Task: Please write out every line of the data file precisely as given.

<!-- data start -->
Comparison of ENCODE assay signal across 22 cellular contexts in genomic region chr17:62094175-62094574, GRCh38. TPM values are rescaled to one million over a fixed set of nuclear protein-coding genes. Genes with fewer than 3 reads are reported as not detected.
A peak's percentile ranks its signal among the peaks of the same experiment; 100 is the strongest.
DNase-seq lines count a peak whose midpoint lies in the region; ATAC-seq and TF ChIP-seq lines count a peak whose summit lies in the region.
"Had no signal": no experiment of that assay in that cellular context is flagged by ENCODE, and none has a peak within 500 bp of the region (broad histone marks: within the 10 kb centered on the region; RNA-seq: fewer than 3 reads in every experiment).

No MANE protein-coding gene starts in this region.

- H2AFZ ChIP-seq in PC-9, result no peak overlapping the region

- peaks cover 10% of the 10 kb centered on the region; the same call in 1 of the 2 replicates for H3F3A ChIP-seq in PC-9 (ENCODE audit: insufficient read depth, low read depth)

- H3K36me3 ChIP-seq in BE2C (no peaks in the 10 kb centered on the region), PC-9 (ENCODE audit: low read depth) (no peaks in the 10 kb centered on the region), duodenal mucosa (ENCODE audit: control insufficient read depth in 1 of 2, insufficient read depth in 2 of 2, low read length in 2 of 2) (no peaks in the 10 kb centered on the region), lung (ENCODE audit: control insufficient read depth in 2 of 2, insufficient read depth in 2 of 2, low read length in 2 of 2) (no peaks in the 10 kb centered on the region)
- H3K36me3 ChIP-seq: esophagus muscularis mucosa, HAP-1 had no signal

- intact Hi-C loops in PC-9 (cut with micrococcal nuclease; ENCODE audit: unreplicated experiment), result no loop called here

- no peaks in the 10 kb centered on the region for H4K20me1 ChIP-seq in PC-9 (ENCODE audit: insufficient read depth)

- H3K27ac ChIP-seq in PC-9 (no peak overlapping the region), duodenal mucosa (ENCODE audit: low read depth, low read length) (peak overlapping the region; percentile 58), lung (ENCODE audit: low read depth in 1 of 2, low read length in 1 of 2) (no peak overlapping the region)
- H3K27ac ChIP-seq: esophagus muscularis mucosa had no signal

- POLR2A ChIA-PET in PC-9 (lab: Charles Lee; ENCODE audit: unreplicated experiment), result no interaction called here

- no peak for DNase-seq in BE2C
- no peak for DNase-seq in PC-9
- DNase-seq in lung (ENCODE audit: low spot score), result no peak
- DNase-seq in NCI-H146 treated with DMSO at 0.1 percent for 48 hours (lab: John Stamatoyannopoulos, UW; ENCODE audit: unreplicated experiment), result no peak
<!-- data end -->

Comparison of ENCODE assay signal across 22 cellular contexts in genomic region chr17:62094175-62094574, GRCh38. TPM values are rescaled to one million over a fixed set of nuclear protein-coding genes. Genes with fewer than 3 reads are reported as not detected.
A peak's percentile ranks its signal among the peaks of the same experiment; 100 is the strongest.
DNase-seq lines count a peak whose midpoint lies in the region; ATAC-seq and TF ChIP-seq lines count a peak whose summit lies in the region.
"Had no signal": no experiment of that assay in that cellular context is flagged by ENCODE, and none has a peak within 500 bp of the region (broad histone marks: within the 10 kb centered on the region; RNA-seq: fewer than 3 reads in every experiment).

No MANE protein-coding gene starts in this region.

- H2AFZ ChIP-seq in PC-9, result no peak overlapping the region

- peaks cover 10% of the 10 kb centered on the region; the same call in 1 of the 2 replicates for H3F3A ChIP-seq in PC-9 (ENCODE audit: insufficient read depth, low read depth)

- H3K36me3 ChIP-seq in BE2C (no peaks in the 10 kb centered on the region), PC-9 (ENCODE audit: low read depth) (no peaks in the 10 kb centered on the region), duodenal mucosa (ENCODE audit: control insufficient read depth in 1 of 2, insufficient read depth in 2 of 2, low read length in 2 of 2) (no peaks in the 10 kb centered on the region), lung (ENCODE audit: control insufficient read depth in 2 of 2, insufficient read depth in 2 of 2, low read length in 2 of 2) (no peaks in the 10 kb centered on the region)
- H3K36me3 ChIP-seq: esophagus muscularis mucosa, HAP-1 had no signal

- intact Hi-C loops in PC-9 (cut with micrococcal nuclease; ENCODE audit: unreplicated experiment), result no loop called here

- no peaks in the 10 kb centered on the region for H4K20me1 ChIP-seq in PC-9 (ENCODE audit: insufficient read depth)

- H3K27ac ChIP-seq in PC-9 (no peak overlapping the region), duodenal mucosa (ENCODE audit: low read depth, low read length) (peak overlapping the region; percentile 58), lung (ENCODE audit: low read depth in 1 of 2, low read length in 1 of 2) (no peak overlapping the region)
- H3K27ac ChIP-seq: esophagus muscularis mucosa had no signal

- POLR2A ChIA-PET in PC-9 (lab: Charles Lee; ENCODE audit: unreplicated experiment), result no interaction called here

- no peak for DNase-seq in BE2C
- no peak for DNase-seq in PC-9
- DNase-seq in lung (ENCODE audit: low spot score), result no peak
- DNase-seq in NCI-H146 treated with DMSO at 0.1 percent for 48 hours (lab: John Stamatoyannopoulos, UW; ENCODE audit: unreplicated experiment), result no peak